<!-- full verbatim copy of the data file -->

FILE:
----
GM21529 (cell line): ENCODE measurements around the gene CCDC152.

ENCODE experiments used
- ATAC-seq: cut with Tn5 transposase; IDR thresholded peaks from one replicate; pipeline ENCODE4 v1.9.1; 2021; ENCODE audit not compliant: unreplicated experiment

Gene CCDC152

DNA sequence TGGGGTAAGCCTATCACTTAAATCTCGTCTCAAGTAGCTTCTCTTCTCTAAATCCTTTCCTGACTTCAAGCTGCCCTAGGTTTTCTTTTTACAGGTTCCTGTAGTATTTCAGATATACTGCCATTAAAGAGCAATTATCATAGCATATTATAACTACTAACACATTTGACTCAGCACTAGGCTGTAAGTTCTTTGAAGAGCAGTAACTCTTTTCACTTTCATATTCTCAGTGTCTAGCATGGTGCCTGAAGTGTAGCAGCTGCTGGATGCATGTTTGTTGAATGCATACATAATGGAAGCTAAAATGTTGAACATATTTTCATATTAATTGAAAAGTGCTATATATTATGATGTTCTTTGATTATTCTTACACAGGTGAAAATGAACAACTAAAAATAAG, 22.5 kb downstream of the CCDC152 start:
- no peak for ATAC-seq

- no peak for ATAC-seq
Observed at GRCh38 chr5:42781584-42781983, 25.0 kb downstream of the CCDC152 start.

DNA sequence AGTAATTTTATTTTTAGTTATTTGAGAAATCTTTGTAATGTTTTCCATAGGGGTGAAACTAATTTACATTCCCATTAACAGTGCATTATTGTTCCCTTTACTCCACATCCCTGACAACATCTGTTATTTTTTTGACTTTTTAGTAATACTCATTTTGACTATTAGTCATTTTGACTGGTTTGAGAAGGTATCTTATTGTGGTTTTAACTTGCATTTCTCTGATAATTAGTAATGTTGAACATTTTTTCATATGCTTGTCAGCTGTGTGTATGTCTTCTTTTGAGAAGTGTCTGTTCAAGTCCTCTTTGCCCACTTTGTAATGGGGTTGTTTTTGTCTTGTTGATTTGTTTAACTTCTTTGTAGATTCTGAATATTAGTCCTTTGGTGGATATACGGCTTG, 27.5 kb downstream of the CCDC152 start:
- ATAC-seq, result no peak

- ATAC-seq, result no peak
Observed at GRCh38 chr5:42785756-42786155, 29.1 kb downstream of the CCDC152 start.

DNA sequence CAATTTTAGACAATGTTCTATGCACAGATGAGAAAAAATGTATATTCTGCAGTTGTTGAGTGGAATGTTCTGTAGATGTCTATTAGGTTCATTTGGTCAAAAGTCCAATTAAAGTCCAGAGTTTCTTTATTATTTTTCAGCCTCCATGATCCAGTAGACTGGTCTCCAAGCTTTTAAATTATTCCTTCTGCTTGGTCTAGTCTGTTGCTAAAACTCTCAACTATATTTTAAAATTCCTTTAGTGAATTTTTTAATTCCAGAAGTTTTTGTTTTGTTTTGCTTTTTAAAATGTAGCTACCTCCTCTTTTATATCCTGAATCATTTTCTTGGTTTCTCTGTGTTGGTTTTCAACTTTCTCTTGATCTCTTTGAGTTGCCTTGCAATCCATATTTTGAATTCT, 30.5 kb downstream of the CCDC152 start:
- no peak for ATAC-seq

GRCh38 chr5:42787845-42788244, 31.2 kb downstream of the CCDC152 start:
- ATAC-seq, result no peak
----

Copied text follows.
GM21529 (cell line): ENCODE measurements around the gene CCDC152.

ENCODE experiments used
- ATAC-seq: cut with Tn5 transposase; IDR thresholded peaks from one replicate; pipeline ENCODE4 v1.9.1; 2021; ENCODE audit not compliant: unreplicated experiment

Gene CCDC152

DNA sequence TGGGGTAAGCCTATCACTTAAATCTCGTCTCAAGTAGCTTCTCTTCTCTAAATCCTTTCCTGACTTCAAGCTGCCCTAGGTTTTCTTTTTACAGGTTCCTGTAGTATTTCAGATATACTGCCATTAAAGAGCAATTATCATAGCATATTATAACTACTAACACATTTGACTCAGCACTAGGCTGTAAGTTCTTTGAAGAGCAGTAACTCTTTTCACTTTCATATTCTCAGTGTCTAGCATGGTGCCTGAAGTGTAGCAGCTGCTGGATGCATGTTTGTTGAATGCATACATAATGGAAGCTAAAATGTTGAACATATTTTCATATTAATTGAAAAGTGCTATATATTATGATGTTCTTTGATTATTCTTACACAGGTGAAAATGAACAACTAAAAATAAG, 22.5 kb downstream of the CCDC152 start:
- no peak for ATAC-seq

- no peak for ATAC-seq
Observed at GRCh38 chr5:42781584-42781983, 25.0 kb downstream of the CCDC152 start.

DNA sequence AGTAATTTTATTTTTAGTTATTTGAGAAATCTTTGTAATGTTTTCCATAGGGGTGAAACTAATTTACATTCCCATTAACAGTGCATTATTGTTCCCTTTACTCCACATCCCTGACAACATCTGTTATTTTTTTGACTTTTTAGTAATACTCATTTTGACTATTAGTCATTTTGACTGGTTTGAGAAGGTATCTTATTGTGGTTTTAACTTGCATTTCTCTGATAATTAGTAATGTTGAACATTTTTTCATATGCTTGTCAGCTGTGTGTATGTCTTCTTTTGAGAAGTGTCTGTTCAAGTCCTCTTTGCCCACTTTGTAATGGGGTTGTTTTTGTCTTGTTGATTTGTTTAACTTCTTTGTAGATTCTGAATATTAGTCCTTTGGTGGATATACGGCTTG, 27.5 kb downstream of the CCDC152 start:
- ATAC-seq, result no peak

- ATAC-seq, result no peak
Observed at GRCh38 chr5:42785756-42786155, 29.1 kb downstream of the CCDC152 start.

DNA sequence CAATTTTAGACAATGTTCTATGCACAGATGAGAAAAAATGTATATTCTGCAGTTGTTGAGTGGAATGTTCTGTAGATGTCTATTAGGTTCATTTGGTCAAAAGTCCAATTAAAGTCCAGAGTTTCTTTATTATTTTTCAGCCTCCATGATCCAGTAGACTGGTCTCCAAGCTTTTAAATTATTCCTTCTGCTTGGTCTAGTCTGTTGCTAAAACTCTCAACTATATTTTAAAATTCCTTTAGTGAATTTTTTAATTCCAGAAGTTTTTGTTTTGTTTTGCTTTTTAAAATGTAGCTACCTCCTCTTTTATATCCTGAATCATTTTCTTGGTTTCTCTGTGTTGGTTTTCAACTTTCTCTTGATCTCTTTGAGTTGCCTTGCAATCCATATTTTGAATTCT, 30.5 kb downstream of the CCDC152 start:
- no peak for ATAC-seq

GRCh38 chr5:42787845-42788244, 31.2 kb downstream of the CCDC152 start:
- ATAC-seq, result no peak